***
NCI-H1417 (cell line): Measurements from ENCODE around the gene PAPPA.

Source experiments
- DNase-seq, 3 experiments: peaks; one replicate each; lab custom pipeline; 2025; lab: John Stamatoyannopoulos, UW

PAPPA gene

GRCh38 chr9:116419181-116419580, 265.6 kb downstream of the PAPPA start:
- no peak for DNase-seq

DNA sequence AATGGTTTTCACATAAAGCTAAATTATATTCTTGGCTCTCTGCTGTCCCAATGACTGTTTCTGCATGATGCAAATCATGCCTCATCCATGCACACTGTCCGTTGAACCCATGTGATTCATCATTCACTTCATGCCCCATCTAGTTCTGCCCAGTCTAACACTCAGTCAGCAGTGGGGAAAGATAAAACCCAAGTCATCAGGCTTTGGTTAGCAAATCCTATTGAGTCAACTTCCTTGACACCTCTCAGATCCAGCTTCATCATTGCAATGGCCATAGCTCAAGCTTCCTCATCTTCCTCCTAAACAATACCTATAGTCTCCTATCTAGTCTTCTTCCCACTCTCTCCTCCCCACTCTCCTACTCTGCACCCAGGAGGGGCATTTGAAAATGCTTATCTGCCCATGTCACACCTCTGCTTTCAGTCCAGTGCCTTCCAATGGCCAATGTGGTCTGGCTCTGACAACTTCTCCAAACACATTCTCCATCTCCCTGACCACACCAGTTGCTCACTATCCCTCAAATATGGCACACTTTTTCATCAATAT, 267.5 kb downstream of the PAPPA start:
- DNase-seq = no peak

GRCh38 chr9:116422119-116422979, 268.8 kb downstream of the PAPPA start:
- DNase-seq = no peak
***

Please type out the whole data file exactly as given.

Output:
NCI-H1417 (cell line): Measurements from ENCODE around the gene PAPPA.

Source experiments
- DNase-seq, 3 experiments: peaks; one replicate each; lab custom pipeline; 2025; lab: John Stamatoyannopoulos, UW

PAPPA gene

GRCh38 chr9:116419181-116419580, 265.6 kb downstream of the PAPPA start:
- no peak for DNase-seq

DNA sequence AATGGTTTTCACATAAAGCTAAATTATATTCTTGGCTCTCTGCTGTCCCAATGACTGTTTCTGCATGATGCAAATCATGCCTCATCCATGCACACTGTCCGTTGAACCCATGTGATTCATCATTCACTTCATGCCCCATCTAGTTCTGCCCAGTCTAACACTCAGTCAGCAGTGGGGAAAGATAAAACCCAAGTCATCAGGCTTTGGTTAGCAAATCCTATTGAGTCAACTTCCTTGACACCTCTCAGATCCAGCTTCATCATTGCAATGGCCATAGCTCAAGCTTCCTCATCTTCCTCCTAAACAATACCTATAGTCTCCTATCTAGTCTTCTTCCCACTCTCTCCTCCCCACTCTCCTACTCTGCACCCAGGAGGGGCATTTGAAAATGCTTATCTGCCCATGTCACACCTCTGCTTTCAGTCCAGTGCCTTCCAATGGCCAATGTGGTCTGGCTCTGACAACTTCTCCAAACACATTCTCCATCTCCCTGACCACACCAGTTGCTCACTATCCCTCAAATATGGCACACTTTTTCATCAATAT, 267.5 kb downstream of the PAPPA start:
- DNase-seq = no peak

GRCh38 chr9:116422119-116422979, 268.8 kb downstream of the PAPPA start:
- DNase-seq = no peak